George Soros Spending Heavily to Defeat Law-and-Order DA Candidates

George Soros, Founder and Chairman of the Open Society Foundations arrives for a meeting in Brussels, on April 27, 2017. Meeting will mainly focus on situation in Hungary, including legislative measures that could force the closure of the Central European University in Budapest. / AFP PHOTO / POOL / OLIVIER …
File Photo: OLIVIER HOSLET/AFP/Getty Images

Left-wing billionaire George Soros continues to pour millions of dollars into hitherto-obscure local races for district attorney, backing “progressive” candidates who are opposing more traditional law-and-order prosecutors.

The San Jose Mercury News notes:

The liberal New York billionaire and progressive organizations are throwing big money to challengers in Alameda, Sacramento and San Diego counties, according to campaign finance records.

District attorney races typically have favored law-and-order incumbents with support from local law enforcement and, in some cases, because they faced no legitimate opponent. But the millions spent leading up to the June 5 election is giving a voice to candidates who want to reduce incarceration, end the death penalty and crack down on police misconduct.

The new political strategy in California is backed by the California Justice & Public Safety PAC, which is funded by Soros; Real Justice, a political action committee that includes the wife of Facebook co-founder Dustin Moskovitz; and civil rights leader [sic] and writer Shaun King, who has offered endorsements and speeches.

Soros’s involvement, the Mercury News notes, is related to the Black Lives Matter movement — and it is nationwide, starting with “the 2017 election victory of defense attorney Larry Krasner as district attorney of Philadelphia,” whom Soros gave $2 million.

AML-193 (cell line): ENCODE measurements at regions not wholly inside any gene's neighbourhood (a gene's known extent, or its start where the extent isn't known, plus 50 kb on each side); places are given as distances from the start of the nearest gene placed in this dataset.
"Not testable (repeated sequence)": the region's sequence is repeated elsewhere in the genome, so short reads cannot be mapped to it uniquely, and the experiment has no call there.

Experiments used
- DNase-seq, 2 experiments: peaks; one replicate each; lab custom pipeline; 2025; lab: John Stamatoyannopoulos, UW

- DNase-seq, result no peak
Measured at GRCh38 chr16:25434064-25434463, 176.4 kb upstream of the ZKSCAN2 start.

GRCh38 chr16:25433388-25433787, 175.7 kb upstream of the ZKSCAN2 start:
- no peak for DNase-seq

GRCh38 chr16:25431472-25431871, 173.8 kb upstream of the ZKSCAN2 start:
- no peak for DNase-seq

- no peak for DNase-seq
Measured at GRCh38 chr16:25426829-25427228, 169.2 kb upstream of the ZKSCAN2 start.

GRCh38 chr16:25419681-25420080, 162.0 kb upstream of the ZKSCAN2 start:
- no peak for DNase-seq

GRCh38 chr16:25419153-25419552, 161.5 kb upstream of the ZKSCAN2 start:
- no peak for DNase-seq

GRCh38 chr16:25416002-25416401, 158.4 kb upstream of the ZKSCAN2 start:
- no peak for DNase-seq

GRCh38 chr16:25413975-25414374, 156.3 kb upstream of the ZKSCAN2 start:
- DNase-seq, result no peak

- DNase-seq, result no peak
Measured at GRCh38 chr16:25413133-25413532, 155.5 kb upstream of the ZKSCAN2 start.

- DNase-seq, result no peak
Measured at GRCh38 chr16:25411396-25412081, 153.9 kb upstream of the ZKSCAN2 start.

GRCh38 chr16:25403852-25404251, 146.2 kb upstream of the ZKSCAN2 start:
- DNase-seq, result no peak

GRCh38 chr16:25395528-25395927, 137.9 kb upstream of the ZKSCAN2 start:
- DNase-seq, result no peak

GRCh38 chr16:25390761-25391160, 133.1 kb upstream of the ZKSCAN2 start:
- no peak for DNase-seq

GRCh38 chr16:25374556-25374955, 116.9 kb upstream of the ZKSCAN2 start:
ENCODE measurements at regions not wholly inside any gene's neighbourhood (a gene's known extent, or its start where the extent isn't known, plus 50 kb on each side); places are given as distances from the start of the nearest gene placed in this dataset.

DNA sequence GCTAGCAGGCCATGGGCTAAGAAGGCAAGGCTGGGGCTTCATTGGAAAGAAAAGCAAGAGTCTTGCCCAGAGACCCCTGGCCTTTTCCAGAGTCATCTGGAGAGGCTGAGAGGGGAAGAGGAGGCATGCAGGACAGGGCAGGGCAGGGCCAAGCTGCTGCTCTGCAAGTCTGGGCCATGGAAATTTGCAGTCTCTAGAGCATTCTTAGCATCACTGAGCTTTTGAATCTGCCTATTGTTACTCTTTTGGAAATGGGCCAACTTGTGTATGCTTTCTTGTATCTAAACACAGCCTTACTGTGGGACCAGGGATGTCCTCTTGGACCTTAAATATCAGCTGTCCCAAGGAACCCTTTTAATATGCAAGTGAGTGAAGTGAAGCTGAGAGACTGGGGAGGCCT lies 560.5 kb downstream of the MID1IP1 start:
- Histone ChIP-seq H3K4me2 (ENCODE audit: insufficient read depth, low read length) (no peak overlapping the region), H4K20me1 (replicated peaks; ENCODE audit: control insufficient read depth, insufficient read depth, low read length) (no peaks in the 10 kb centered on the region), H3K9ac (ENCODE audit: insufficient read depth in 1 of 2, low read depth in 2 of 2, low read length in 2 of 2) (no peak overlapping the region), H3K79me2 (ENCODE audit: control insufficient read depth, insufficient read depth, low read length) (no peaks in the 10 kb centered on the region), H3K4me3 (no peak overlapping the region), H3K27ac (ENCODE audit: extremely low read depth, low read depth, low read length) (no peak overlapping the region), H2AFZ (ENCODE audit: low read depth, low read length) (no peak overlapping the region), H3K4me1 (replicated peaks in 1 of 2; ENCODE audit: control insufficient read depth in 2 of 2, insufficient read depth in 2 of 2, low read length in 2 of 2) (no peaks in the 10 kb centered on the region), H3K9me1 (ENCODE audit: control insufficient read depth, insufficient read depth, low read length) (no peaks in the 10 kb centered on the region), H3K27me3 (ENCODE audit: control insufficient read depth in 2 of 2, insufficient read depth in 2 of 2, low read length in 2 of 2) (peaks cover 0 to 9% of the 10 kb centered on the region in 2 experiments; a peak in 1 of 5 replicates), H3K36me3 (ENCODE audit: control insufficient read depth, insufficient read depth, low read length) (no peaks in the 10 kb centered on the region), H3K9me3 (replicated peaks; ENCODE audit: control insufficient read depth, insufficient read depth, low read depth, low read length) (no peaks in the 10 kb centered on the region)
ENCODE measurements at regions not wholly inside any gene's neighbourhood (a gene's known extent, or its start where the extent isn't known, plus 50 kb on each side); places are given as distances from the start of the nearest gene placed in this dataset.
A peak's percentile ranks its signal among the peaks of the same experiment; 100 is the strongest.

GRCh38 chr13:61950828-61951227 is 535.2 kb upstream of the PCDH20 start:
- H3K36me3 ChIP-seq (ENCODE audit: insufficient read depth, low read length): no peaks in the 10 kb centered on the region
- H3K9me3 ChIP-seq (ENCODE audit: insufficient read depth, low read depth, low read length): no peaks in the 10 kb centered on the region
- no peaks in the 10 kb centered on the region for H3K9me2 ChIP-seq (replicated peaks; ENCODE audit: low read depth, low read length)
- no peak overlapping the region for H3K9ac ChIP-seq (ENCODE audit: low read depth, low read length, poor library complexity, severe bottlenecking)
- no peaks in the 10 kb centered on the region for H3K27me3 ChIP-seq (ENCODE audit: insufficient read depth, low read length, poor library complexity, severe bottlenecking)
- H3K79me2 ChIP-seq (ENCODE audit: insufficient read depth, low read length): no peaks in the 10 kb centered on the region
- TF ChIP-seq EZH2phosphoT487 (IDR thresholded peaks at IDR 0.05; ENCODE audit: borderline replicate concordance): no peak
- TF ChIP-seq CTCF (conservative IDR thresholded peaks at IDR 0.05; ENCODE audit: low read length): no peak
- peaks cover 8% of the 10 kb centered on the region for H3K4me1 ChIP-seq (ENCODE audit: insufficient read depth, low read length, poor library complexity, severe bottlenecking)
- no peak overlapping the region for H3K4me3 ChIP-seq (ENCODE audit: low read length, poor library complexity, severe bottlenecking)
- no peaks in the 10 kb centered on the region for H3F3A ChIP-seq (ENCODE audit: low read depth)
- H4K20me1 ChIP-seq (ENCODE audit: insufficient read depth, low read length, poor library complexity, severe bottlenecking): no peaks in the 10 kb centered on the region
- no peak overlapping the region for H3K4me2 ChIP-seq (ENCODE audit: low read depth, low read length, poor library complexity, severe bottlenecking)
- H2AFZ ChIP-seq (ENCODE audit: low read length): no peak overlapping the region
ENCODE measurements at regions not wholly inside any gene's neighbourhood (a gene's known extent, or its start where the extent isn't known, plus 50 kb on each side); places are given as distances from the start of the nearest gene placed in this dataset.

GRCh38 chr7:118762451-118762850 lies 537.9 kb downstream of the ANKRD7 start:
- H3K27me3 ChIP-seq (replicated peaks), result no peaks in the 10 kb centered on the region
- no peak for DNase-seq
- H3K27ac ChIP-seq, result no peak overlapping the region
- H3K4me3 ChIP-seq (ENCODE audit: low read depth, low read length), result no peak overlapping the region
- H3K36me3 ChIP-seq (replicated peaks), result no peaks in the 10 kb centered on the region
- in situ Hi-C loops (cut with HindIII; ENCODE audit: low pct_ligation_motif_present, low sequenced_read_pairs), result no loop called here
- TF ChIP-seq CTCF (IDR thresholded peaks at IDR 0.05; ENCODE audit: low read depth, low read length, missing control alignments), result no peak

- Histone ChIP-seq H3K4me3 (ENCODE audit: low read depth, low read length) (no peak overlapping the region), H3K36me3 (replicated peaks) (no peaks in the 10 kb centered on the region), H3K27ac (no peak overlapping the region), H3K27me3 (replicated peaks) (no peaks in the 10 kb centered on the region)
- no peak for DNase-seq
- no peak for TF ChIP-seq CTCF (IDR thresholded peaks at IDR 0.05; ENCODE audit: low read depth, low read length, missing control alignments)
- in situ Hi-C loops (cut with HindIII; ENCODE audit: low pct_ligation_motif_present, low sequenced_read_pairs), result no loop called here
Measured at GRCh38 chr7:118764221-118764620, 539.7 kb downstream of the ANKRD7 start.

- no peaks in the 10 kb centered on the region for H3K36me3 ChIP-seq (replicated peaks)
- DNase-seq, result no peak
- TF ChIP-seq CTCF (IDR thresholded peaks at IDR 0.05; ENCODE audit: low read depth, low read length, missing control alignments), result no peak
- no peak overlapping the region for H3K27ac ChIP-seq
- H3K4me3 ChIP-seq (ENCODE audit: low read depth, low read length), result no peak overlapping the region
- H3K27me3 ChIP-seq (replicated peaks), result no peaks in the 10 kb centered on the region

The Los Angeles Times reported earlier this month that Soros is involved in 21 district attorney races across the country — and that is just the spending that is known. He is also contributing money to non-profit organizations that are engaged in certain political activities but are not required to report donations.

The Times elaborated:

Federal tax laws allow nonprofit advocacy groups to hide the source of their money and to disclose summaries of their spending years after the fact. It will be 2020 before Californians will be able to see the full scale of the involvement in June’s elections.

But tax forms, grant documents and interviews by The Times and the Marshall Project show that a coalition of wealthy donors, private foundations and advocacy groups by last year had sunk $11 million into grants focused on district attorney elections across the nation. At the top is the Open Philanthropy Project, a foundation started by Moskovitz and Tuna, that from 2014 to 2017 directed $6.6 million toward “prosecutorial reform” or similar terms.

The collaboration included a panel on prosecutor races last fall at the closed-door retreat of Democracy Alliance, a coalition of groups and leaders who pool their resources behind liberal causes. In July, a similar group, the Tides Foundation, hosted campaign directors for Soros and the ACLU and racial-justice activists from Color of Change to talk about steering nonprofit money toward the cause.

In electing liberal prosecutors, participants said, the groups also seek to build voter bases for larger elections.

The irony, at least in California, is that local law enforcement officials have blamed a slew of recent reforms — such as Proposition 47 in 2014, which reduced sentences for some crimes — for a rise in crime in parts of the state.

Soros’s spending is being used to overcome a public backlash against liberal prison and prosecution policies, and to accelerate them.

Joel B. Pollak is Senior Editor-at-Large at Breitbart News. He was named to Forward’s 50 “most influential” Jews in 2017. He is the co-author of How Trump Won: The Inside Story of a Revolution, which is available from Regnery. Follow him on Twitter at @joelpollak.

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